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Top 5 Trends from Toy Fair 2006

Vtech VSmile Baby

1. TV-based games -- for babies! Several companies have designed toys so that babies as young as 9 months can interact with television-based games. Leapfrog introduced the Little Leaps Learning System (9 months and up, $40; out at the end of summer) which uses fun, real footage of babies and kids as well as puppets and animation. The V.Smile Baby system, from VTech (9-36 months, $40; out at the end of summer 2006) uses more traditional animation and teaches concepts such as baby sign language. Both work with simple buttons a baby can push, and both get more advanced to hold a kid's interest through childhood. And of course there are plenty of TV-based games for preschoolers. For instance, ION, from Hasbro, literally puts kids on the TV. It works with a camera so kids can see themselves on the screen, playing a game alongside favorite characters such as Dora and SpongeBob (ages 3-7, $100; out in fall 2006).

2. A place for everything. Here's a mom-driven trend: Having toy sets that come with their own storage. Playmobil has My Take Along Dollhouse, My Take Along Farm, and new this fall, a Knights Treasure Chest (all $25-$35), which have all the play pieces necessary in one carrying case. Play-Doh's Creativity Center (age 3 and up, $30; out in fall) comes with 45 pieces in a big box, including dough and accessories -- the lid flips over to become a tray that kids can make their designs on.

3. Pretend tech. Kids like to imitate adults, so role-playing toys have to get with the times. RC2 has a Bob the Builder Talk and Play Camera Phone, which displays different images from the show (age 2 and up, $10; out in fall). Chicco has the Bilingual Taking Videophone toy that gives messages in English and Spanish (18m+ $40; out in fall). Playskool's My Play Dance Along MP3 player is preloaded with about 100 songs for a child to choose from (age 3 and up, $15; out in fall). But if kids balk because they want the real thing, Fisher-Price is introducing the Digital Song and Story Player -- a real download-ready MP3 player -- and the Kid Tough Digital Camera (each for age 3 and up, each $70; out this summer). They're both built to withstand rough treatment, and kids will be able to download age-appropriate songs from a Fisher-Price Web site.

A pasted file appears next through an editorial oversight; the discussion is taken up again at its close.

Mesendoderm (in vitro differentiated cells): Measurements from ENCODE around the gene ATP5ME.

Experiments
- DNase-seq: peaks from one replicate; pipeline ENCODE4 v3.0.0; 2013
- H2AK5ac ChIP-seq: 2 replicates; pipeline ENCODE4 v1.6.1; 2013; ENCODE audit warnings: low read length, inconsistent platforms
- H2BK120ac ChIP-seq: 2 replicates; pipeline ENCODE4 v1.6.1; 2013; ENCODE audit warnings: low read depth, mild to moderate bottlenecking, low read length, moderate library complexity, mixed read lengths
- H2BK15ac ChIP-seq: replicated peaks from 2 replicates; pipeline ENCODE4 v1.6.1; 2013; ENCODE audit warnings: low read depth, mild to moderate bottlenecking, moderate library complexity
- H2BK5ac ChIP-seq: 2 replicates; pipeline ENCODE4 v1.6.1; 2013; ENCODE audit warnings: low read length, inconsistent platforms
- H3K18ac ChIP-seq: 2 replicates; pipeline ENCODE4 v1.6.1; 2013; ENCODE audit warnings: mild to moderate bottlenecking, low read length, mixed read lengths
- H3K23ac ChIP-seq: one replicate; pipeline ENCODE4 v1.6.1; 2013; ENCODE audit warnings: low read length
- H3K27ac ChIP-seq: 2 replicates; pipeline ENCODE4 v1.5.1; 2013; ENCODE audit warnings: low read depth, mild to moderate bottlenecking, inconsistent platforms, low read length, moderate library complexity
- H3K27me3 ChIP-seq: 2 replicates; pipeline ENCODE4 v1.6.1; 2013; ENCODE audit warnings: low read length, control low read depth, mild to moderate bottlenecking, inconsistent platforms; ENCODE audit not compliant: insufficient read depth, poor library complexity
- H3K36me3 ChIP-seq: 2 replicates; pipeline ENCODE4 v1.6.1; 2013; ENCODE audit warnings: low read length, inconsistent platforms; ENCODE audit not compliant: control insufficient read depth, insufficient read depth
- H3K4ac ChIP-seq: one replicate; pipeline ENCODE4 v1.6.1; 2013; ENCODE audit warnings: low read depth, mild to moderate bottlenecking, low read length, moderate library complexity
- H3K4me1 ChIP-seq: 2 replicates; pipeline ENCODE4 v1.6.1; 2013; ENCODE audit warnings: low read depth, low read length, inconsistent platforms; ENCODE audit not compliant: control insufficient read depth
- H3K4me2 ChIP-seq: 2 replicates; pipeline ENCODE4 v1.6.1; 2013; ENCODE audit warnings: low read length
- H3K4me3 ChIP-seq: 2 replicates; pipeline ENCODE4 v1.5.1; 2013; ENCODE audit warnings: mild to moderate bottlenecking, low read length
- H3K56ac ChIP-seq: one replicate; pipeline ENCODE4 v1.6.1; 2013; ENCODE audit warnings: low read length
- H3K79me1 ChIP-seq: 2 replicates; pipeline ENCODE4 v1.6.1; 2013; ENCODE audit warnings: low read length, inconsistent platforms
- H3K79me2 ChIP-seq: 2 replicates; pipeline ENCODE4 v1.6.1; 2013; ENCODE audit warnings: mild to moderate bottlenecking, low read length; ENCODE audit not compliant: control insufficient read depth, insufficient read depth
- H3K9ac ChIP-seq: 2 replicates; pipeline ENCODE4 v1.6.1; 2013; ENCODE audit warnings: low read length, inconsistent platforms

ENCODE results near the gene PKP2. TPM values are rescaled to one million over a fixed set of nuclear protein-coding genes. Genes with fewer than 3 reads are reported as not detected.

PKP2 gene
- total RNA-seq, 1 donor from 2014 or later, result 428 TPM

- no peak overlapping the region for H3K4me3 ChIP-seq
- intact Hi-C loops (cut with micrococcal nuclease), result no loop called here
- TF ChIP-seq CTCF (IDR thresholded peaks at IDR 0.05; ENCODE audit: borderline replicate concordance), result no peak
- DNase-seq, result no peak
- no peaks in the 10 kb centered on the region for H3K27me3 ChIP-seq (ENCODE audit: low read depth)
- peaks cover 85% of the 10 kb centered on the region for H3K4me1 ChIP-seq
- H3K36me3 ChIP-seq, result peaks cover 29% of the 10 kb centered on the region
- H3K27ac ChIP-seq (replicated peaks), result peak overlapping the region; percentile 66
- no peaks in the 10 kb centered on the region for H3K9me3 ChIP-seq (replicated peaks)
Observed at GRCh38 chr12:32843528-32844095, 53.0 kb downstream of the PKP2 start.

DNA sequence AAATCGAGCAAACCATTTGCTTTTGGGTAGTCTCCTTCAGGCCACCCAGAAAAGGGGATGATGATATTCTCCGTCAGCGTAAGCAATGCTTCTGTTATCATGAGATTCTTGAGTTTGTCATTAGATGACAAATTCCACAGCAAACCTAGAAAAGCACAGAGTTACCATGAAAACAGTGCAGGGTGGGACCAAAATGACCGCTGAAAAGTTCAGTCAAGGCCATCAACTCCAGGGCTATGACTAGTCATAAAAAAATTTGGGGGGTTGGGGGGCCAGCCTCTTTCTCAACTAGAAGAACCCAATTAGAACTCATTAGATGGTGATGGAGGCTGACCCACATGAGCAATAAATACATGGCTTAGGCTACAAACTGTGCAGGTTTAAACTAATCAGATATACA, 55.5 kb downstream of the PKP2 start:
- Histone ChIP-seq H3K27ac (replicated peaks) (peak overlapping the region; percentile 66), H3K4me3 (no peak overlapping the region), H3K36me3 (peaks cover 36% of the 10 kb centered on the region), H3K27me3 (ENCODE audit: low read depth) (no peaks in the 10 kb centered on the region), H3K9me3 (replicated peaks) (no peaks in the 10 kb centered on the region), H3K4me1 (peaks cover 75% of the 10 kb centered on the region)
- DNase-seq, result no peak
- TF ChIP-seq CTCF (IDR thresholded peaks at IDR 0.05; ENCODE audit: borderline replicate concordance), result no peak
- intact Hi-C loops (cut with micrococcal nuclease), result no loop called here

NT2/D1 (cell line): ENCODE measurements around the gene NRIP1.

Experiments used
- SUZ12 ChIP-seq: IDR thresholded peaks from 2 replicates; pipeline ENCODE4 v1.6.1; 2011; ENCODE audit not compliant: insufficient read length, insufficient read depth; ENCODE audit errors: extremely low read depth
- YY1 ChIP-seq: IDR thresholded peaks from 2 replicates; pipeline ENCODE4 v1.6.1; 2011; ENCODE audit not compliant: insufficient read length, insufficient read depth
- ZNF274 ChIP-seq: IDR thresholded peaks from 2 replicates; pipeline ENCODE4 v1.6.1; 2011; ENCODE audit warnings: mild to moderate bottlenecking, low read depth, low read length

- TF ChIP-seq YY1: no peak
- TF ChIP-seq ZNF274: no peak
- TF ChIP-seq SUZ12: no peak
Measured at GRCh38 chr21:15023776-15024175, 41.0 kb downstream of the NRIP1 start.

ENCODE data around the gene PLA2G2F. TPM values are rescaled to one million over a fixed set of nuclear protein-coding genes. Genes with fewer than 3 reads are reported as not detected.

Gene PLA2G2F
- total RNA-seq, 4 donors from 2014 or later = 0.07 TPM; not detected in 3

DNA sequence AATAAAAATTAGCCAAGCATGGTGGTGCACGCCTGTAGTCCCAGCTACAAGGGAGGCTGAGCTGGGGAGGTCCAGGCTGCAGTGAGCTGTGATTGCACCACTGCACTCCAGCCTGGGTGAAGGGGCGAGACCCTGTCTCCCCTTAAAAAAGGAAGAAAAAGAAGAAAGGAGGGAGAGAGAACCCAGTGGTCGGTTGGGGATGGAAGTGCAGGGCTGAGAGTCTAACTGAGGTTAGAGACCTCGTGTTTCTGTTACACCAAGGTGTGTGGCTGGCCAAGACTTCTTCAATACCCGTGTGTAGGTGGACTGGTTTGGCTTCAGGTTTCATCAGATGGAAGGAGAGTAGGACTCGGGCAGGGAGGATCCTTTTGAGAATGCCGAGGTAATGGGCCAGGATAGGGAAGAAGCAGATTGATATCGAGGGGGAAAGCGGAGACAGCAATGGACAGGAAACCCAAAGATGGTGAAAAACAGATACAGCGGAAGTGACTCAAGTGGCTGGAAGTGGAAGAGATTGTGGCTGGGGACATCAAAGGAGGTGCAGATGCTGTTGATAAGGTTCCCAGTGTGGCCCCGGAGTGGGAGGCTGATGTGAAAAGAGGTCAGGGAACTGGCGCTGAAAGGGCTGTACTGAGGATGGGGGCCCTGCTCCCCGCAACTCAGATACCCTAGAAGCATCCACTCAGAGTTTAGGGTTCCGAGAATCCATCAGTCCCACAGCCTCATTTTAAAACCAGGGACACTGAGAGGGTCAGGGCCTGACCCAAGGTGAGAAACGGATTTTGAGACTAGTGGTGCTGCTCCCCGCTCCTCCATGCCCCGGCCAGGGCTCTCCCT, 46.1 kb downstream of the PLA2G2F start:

4. Art for the littlest kids. Art supplies are moving into the baby realm. Crayola's new Crayola Beginnings line will target kids 18 months and up, with crayons appropriate for a First Grasp, Second Grip, and finally Third Grip. ALEX's new Little Hands line, for ages 2 and up, includes products such as the Funky Artist set of big, unusual brushes and My Tissue Art, which lets toddlers create with wadded-up tissue paper (each $10; out in summer).

5. Plush is either super realistic or total fantasy. On one side, the talk of Toy Show 2006 was Hasbro's My FurReal Pony (ages 4 and up, $300; out this fall), a life-size "pet" that responds to petting, pretend-feedings, and more. On the other are brands like Ugly Doll (birth and up, $20; uglydolls.com) which feature crazy plush fantasy monsters for babies. You could pick up a cat that looks like the real thing from Gund, or one that's red with a cartoon-giant head from Latitude, depending on your preference.


All prices and product information were accurate at time of publication (February 2006). Please check with individual manufacturer for latest details.

Originally published on AmericanBaby.com, February 2006.